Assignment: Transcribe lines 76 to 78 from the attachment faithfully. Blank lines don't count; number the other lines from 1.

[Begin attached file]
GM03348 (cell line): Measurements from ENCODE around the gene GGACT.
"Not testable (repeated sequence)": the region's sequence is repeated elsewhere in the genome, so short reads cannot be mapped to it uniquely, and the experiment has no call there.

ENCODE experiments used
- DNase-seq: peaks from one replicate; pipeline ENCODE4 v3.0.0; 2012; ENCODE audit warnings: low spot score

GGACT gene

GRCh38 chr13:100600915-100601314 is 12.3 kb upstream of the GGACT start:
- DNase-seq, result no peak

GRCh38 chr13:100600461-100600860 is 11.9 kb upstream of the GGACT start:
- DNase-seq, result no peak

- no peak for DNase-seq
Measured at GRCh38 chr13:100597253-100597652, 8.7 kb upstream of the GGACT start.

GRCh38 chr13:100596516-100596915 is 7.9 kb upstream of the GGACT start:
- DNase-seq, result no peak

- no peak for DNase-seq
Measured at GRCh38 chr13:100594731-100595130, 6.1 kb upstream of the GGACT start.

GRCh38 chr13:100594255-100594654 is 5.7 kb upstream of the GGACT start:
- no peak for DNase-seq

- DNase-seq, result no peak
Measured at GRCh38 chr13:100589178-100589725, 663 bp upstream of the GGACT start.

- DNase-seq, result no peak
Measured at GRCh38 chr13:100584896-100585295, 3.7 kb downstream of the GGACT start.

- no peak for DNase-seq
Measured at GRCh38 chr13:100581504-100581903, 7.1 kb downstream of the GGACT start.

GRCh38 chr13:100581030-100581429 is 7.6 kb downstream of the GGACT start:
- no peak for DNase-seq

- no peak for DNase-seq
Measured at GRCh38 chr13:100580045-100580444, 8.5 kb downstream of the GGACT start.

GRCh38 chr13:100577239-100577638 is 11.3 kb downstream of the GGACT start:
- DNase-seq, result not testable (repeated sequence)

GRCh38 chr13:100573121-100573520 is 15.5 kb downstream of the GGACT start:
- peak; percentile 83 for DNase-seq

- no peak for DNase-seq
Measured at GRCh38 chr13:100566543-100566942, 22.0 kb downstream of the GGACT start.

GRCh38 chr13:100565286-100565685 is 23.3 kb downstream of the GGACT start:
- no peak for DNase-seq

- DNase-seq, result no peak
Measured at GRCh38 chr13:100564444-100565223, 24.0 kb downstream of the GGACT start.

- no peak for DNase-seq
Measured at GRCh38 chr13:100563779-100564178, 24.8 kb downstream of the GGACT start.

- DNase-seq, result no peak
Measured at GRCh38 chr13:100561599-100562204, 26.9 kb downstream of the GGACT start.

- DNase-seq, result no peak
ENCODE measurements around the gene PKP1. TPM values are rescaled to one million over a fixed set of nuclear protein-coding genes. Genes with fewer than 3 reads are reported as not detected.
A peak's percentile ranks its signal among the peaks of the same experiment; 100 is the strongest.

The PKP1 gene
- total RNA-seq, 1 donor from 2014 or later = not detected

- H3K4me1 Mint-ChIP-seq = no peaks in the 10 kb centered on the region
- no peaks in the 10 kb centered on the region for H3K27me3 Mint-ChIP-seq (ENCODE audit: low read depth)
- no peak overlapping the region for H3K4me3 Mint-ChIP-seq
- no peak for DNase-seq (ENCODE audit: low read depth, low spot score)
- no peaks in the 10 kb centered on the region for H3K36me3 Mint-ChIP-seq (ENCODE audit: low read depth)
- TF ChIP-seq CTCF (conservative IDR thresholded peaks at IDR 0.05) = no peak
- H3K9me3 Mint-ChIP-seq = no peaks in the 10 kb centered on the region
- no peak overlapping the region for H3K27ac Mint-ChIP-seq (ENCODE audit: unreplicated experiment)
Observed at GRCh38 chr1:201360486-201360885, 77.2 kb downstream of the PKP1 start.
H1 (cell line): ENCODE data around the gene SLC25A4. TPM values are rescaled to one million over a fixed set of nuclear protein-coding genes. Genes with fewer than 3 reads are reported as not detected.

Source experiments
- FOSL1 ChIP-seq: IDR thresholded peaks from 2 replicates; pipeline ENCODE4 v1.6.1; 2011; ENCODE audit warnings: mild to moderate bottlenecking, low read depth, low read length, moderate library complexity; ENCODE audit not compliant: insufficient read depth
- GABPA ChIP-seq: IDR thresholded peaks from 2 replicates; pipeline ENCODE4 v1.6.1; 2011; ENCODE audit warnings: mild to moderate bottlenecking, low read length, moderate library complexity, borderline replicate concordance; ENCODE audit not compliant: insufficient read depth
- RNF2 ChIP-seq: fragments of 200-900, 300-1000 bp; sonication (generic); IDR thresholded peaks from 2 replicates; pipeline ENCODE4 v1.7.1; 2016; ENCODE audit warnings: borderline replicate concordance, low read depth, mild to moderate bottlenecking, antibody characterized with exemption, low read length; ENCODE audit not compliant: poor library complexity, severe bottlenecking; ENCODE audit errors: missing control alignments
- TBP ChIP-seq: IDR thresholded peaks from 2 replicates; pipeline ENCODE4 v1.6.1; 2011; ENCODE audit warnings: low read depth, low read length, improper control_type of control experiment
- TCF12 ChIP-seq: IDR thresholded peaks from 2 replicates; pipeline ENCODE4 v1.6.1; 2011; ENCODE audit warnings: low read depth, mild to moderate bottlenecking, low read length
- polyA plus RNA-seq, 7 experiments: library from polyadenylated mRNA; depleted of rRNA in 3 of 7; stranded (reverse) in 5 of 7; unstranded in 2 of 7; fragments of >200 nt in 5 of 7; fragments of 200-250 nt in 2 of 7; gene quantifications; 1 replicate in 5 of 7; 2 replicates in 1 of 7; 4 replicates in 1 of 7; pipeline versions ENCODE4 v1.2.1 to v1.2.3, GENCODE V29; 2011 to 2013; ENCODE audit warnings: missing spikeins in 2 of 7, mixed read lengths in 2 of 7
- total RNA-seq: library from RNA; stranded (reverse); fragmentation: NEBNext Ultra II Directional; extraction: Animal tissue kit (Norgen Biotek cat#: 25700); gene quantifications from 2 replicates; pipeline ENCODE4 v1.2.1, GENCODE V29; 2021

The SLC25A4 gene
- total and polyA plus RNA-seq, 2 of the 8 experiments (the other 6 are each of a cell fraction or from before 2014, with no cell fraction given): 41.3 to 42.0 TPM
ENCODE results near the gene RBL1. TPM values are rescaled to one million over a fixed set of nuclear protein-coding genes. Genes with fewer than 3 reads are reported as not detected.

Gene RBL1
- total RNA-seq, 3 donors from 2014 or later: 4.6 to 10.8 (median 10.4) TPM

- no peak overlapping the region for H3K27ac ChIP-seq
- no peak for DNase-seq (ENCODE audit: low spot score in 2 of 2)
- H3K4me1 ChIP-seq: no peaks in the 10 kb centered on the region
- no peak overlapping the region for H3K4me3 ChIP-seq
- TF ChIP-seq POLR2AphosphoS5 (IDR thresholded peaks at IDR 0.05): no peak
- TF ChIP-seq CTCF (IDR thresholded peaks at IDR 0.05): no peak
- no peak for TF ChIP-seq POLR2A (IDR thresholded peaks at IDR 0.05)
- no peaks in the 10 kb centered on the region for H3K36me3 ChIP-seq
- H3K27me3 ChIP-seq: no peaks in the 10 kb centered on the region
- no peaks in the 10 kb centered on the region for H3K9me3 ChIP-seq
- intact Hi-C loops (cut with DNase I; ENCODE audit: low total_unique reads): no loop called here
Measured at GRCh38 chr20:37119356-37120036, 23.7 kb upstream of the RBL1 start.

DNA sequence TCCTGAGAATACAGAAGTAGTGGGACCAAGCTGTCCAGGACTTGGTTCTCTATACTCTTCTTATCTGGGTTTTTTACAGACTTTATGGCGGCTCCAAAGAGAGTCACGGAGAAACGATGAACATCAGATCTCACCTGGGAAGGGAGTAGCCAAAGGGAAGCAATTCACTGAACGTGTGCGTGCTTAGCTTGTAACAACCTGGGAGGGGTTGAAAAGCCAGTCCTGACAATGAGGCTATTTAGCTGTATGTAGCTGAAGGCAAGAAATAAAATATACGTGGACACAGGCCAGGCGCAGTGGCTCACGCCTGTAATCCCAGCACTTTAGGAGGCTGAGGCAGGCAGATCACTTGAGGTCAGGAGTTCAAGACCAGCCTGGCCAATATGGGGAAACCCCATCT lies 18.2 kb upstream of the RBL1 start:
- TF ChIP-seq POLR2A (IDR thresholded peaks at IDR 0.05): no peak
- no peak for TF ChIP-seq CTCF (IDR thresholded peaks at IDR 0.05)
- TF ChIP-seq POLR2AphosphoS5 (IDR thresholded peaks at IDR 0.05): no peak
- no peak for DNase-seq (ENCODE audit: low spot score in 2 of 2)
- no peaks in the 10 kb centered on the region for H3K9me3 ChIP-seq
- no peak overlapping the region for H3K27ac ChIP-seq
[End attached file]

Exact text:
- no peak for TF ChIP-seq POLR2A (IDR thresholded peaks at IDR 0.05)
- no peaks in the 10 kb centered on the region for H3K36me3 ChIP-seq
- H3K27me3 ChIP-seq: no peaks in the 10 kb centered on the region